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Training Blog

April 24, 2022

Ask MM Reply - Bolting Dogs!

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Written by: Bob Guere

Taylor Slavidar writes: 

How to stop a dog from pulling, and bolting out the door every chance she gets?

This is a great question because it addresses the basic problem most dogs have with doors, or going in and out of an entrance of any kind. The pulling on the walk can actually sometimes be eliminated just by how you leave the house or enter back in.

It all starts with how you let them in the house. Most people have a back door or slider that leads to a patio or back yard. This gives you a great opportunity to do an exercise that I recently made up called the “Door Exercise”. It has proven 100% effective and is extremely EASY.

You start with your dog outside the back door with the door locked. When you put your hand on the latch to unlock it, the dog usually gets fixated on the lock or the bottom part of the door jam. Pay close attention to where your dog is looking, as soon as they look away or at you, unlock the door. This is how the exercise will proceed: you start to open the door, they get fixated again, you wait for them to look up at you or away and you open the door again. If they move towards the door at any point, or put their nose or paw in the crack of the open door, shut it. NOT ON THEM, but gently push it shut until they back out, then shut it completely. Then you just repeat. Every time they move towards the door it will shut. Every time they look away, back up or sit down, the door will open and continue to open as long as they are not moving forward or fixated on the door.

If they are backed up and you open it slightly and they decide to come towards it again, you don’t have to shut it completely, just start to shut it and if they stop coming forward, stop shutting the door, hold your position and wait till they look away or back up again and proceed opening.  I like to use the outdoor mats as a good final boundary, meaning by the time the door is completely open, and the dog should be off the mat.  Once you have the door completely open and your dog is off the mat, you are going to do two things that trigger most dogs to try to bolt through….The first is lean on the door jam, while holding the door with your other. If they come forward to sniff, shut the door. Start over, this time it should take just a minute or so to get back to an open door, dog off the mat. Repeat the lean in until they don’t try to come in. Next trigger is to step back about 4 feet and give them total access to the door. If they start to try and come in, shut the door. Start over, and then repeat both triggers again until they are not trying to come in.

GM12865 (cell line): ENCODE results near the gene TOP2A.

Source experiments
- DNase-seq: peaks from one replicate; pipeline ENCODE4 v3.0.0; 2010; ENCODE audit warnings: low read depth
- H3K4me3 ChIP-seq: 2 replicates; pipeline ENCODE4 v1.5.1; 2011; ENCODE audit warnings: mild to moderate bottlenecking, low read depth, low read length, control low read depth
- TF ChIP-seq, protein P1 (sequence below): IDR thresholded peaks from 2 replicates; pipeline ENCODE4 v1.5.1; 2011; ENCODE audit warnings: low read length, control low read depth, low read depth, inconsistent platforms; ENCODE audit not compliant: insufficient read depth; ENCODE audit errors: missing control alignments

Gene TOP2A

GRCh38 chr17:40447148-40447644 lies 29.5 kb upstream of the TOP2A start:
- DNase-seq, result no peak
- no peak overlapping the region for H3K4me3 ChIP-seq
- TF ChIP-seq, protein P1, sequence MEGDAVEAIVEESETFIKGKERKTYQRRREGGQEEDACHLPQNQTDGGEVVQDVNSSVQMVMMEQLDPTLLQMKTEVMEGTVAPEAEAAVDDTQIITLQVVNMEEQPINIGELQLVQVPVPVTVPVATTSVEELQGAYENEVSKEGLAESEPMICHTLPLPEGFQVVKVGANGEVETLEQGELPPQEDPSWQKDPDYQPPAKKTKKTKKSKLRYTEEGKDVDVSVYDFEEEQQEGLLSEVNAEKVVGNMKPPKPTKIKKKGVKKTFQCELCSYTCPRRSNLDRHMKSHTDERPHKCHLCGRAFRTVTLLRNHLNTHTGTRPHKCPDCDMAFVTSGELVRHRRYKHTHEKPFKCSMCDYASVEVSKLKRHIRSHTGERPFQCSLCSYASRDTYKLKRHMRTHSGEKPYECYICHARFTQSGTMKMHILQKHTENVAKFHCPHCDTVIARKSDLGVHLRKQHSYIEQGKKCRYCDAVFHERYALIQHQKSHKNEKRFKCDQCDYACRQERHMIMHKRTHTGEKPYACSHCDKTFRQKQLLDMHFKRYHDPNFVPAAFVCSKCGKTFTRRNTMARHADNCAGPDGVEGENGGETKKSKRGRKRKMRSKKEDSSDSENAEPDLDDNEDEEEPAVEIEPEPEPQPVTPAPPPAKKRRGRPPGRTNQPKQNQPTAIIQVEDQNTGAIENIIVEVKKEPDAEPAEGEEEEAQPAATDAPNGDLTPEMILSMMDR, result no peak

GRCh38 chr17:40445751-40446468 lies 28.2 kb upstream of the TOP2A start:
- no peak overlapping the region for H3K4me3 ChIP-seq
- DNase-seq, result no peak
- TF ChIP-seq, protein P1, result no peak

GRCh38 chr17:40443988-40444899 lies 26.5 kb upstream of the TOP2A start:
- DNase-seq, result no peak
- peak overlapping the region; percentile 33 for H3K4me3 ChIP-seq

By this time, your dog should be completely relaxed, either laying down or sitting quietly. You are now ready to invite them inside. Call them, but use the command “Slowly” and put your hands up like two stop signs. If they come in slowly and sit, you are done!! If they bolt past you, go calmly and get them, and put them back outside. You don’t have to shut the door unless they try to rush past again, in that case shut it and start over. They actually catch on very quickly. The key is to stay quiet and disengaged during this process, don’t try to push them out, or tell them to stay, or give any verbal commands until you are ready to invite them in. The reason is this: your dog wants attention at that moment. If you talk to them you are feeding that and it will accelerate the excited behavior. By simply shutting and opening the door, you are teaching them a basic idea- if I want the door to open, back up and relax. Any other behavior will cause the door to shut. It is that simple. If they bolt in, they will end up back out. The only way they can come in is by walking slowly and paying attention to you. Again, super simple. The simpler the idea, the quicker they catch on! Dogs are really pretty basic. Do this every time you let your dog in or out of the back door. You can also do this will kennel doors, car doors, front doors, etc.  They will soon see doors very differently and the trigger will be eliminated.  Liz Kover did a great post on how to stop pulling on the leash, you can read that here:

Hope this works for you guys, let me know, I love feedback! ~ Lisa




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